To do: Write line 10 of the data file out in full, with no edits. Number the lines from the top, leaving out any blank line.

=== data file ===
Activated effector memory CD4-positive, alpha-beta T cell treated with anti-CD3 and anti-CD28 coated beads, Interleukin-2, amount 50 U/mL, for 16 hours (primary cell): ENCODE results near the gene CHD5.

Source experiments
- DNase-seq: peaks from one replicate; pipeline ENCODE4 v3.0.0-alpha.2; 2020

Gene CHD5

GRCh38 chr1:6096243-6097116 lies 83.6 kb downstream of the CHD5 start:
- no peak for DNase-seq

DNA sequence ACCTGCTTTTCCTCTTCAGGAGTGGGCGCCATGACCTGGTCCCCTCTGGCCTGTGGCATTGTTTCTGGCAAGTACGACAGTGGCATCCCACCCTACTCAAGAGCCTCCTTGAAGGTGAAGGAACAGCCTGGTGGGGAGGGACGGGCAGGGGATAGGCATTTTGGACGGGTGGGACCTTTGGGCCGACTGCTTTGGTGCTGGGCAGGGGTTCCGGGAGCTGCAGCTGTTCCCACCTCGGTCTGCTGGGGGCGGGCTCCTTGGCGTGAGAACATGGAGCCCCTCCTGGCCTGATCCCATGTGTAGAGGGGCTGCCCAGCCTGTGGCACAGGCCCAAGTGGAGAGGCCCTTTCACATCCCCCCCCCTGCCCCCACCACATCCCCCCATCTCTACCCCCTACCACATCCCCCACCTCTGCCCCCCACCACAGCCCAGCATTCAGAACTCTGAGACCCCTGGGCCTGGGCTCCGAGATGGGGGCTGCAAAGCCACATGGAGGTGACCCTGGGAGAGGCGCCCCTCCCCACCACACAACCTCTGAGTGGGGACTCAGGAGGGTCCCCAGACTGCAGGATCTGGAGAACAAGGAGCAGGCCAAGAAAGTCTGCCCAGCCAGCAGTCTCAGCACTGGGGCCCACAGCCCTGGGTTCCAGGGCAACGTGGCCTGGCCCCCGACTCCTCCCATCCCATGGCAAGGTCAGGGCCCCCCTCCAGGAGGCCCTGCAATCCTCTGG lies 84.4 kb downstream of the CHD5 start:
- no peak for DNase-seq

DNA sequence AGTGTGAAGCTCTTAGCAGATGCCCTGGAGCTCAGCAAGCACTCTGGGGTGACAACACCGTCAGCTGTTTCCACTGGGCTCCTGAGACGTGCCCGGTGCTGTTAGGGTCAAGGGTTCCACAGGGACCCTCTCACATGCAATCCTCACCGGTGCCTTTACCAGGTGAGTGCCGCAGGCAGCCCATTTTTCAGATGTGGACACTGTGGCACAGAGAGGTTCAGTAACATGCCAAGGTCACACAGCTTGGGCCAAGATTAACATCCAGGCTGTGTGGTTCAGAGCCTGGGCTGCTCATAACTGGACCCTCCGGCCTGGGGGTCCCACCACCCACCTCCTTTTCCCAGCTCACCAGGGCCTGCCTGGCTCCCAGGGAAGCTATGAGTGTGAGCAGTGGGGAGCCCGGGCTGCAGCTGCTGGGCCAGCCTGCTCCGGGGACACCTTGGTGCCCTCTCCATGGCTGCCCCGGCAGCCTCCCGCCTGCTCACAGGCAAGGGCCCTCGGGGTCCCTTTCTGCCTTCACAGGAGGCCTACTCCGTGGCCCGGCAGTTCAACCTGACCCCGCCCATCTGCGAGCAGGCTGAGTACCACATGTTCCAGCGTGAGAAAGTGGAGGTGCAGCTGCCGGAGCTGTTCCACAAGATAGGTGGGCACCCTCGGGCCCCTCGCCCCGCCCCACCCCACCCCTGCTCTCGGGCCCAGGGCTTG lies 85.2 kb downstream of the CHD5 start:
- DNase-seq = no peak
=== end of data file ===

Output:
- DNase-seq = no peak